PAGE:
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Excess Magnesium is bad for health (COVID hospital days in this case) – April 2022


Can Maintaining Optimal Magnesium Balance Reduce the Disease Severity of COVID-19 Patients?

Front. Endocrinol., 29 March 2022 | https://doi.org/10.3389/fendo.2022.843152
Mark Eskander and Mohammed S. Razzaque*
Department of Pathology, Lake Erie College of Osteopathic Medicine, Erie, PA, United States

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The coronavirus disease (COVID-19) caught the world by surprise, claiming millions of lives due to its deadly effects. Ongoing research studies evaluate the measures that can reduce the severity of symptoms in patients infected by the severe acute respiratory syndrome coronavirus 2 (SARS-CoV-2). Magnesium is an essential nutrient that has many studied benefits in humans. This brief commentary aims to describe the potential benefits of magnesium on COVID-19 patients and the reported effects of low versus high magnesium levels in SARS-CoV-2 infected individuals.
Also, the potential benefits of vitamin D and how magnesium acts as a cofactor to activate vitamin D functions are elaborated.
The results of the existing studies point towards evidence that magnesium may have significant benefits in reducing the severity of COVID-19 symptoms. There is also evidence that magnesium-dependent vitamin D activities may have antiviral effects, thus potentially being able to reduce rates of COVID-19 infection, which is a hypothesis that should be further tested.

 Download the PDF from VitaminDWiki


Reference (61) Serum magnesium levels in hospitalized patients with SARS-CoV-2

>2.5 mg/dl of Magesium associated with more severe COVID - Feb 2022

Serum magnesium levels in hospitalized patients with SARS-CoV-2
Review J Investig Med. 2022 Feb;70(2):409-414. doi: 10.1136/jim-2021-001948.
Rupam Sharma 1 2, Arash Heidari 3 4, Royce H Johnson 3 4, Shailesh Advani 5, Greti Petersen 4 6

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Early studies have reported various electrolyte abnormalities at admission in patients with severe COVID-19. 104 out of 193 patients admitted to our institution presented with hypermagnesemia at presentation. It is believed this may be important in the evaluation of severe SARS-CoV-2 infections. This study evaluated the outcomes of hypermagnesemia in patients with COVID-19. A retrospective chart review of patients admitted to the hospital with confirmed SARS-CoV-2 infection was conducted. A review of the medical literature regarding hypermagnesemia, magnesium levels in critical care illness and electrolyte abnormalities in patients with COVID-19 was performed. Differences in demographic and clinical characteristics of patients with hypermagnesemia and normomagnesemia were evaluated using descriptive statistics. Other known variables of disease severity were analyzed.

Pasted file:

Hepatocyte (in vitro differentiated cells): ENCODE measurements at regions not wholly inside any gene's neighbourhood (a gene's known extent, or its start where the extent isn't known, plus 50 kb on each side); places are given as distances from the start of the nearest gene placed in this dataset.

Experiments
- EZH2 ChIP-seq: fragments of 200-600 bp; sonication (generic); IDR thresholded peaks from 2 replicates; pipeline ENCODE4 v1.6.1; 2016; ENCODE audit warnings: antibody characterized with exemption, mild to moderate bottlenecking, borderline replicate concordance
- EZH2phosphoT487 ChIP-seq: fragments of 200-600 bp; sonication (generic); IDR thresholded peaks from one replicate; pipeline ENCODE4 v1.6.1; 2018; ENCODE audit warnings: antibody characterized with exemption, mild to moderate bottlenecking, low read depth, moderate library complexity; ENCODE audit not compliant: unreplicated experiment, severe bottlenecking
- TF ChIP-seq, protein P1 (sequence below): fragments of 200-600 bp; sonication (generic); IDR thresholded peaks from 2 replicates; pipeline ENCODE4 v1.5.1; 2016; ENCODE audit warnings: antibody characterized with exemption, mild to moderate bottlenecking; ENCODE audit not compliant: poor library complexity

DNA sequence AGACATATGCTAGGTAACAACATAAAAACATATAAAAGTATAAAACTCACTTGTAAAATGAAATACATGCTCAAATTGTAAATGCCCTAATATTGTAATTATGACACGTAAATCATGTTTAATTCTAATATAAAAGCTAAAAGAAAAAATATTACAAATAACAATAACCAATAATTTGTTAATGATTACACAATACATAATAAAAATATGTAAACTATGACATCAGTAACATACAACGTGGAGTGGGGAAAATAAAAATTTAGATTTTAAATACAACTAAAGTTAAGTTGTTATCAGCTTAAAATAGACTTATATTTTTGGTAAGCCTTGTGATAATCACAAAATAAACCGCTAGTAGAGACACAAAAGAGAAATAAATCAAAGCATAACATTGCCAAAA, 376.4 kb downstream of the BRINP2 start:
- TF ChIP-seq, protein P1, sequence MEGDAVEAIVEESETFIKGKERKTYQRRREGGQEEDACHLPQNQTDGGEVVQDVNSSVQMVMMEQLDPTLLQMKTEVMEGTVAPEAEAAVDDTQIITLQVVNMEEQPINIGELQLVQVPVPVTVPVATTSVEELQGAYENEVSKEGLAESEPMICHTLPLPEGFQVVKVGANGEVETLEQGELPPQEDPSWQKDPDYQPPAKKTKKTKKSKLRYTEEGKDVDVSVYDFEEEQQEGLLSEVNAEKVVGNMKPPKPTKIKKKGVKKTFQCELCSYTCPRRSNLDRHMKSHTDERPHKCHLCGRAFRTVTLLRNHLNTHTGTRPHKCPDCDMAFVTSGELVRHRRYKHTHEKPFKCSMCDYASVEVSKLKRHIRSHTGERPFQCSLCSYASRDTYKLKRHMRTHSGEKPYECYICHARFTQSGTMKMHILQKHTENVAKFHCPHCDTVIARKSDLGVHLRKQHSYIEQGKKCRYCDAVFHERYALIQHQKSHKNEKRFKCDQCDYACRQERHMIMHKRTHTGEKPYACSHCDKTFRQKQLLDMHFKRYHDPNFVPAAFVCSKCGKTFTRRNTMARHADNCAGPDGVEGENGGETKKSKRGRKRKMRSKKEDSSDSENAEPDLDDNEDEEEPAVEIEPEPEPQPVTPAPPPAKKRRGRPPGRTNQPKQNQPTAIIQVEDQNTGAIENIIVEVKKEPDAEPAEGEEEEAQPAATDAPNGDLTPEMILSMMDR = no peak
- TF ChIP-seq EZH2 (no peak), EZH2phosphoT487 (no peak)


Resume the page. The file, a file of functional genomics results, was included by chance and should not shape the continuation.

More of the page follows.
• 104 patients (54%) were identified with hypermagnesemia (≥2.5 mg/dL).
  • 48 of those patients were admitted to the intensive care unit (46%, p<0.001).
  • 34 patients required ventilator support (32%, p<0.0001).

With age-adjusted logistic regression analysis hypermagnesemia was associated with mortality (p=0.007). This study demonstrates that hypermagnesemia is a significant marker of disease severity and adverse outcome in SARS-CoV-2 infections. We recommend serum magnesium be added to the panel of tests routinely ordered in evaluation of severe SARS-CoV-2 infections.


Association of Serum Magnesium on Mortality in Patients Admitted to the ICU - 2017

DOI:https://doi.org/10.1016/j.amjmed.2016.08.033 PDF

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VitaminDWiki

Vitamin D and Magnesium need each other - many studies

Have not investigated as to why/when there are such excess Magnesium levels


Created by admin. Last Modification: Friday April 15, 2022 20:29:11 GMT-0000 by admin. (Version 9)

Attached files

ID Name Comment Uploaded Size Downloads
17430 Excess Mg, excess risk.jpg admin 15 Apr, 2022 20:20 42.66 Kb 113
17429 SCD Magnesium.jpg admin 15 Apr, 2022 20:19 22.71 Kb 112
17428 Excess magnessium.pdf admin 15 Apr, 2022 20:18 373.89 Kb 69
17427 HyperMg COVID.jpg admin 15 Apr, 2022 18:15 37.61 Kb 112
17426 Mg COVID.jpg admin 15 Apr, 2022 18:15 90.94 Kb 118
17425 Mg COVID March 2022_Compress.pdf PDF 2022 admin 15 Apr, 2022 18:01 181.94 Kb 67
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